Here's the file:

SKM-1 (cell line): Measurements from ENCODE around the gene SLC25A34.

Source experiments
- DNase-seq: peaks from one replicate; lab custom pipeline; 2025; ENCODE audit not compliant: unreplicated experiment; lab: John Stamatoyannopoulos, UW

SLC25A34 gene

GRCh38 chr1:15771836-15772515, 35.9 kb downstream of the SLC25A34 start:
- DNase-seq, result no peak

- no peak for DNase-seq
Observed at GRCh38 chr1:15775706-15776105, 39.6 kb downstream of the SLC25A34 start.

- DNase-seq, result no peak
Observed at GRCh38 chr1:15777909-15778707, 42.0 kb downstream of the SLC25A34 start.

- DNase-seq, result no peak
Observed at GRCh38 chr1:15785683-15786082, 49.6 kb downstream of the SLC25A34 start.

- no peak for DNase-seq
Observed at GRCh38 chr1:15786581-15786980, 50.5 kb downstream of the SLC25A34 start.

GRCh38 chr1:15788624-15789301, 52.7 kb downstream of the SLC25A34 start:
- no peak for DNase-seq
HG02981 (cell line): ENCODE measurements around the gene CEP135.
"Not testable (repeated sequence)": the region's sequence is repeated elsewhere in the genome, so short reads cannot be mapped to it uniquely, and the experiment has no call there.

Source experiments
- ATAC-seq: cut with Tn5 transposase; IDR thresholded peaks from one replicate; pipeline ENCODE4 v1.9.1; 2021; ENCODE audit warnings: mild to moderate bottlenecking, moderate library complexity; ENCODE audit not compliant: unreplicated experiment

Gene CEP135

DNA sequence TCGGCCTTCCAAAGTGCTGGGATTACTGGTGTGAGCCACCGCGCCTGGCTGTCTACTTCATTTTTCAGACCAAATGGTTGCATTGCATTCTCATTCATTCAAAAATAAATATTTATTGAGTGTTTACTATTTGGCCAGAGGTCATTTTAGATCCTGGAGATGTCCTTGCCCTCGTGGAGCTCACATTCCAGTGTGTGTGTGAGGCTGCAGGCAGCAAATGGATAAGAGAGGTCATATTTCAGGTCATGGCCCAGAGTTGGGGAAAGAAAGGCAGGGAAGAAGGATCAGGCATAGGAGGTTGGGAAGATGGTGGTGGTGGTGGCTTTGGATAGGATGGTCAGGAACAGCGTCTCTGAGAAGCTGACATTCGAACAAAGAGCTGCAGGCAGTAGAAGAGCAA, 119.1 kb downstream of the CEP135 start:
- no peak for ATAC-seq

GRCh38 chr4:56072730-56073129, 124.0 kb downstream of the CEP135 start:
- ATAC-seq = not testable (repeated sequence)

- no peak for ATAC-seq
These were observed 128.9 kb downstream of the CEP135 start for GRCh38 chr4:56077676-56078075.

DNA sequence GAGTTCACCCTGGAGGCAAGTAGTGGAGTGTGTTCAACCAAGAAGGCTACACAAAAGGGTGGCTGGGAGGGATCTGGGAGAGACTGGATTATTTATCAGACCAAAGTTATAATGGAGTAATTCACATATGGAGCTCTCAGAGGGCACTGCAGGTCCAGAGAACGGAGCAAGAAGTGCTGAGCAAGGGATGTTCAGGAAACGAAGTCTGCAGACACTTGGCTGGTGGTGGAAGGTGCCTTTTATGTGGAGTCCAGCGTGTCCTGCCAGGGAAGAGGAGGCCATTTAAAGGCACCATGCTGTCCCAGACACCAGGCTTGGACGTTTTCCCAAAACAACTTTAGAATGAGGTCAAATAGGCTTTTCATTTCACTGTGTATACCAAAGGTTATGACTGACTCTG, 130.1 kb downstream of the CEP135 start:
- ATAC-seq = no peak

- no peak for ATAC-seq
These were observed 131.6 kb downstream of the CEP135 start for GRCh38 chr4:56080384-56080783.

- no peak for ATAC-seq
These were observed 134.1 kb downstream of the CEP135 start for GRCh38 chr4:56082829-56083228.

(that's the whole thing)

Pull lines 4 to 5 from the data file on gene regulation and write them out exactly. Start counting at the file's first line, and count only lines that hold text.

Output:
SLC25A34 gene

GRCh38 chr1:15771836-15772515, 35.9 kb downstream of the SLC25A34 start: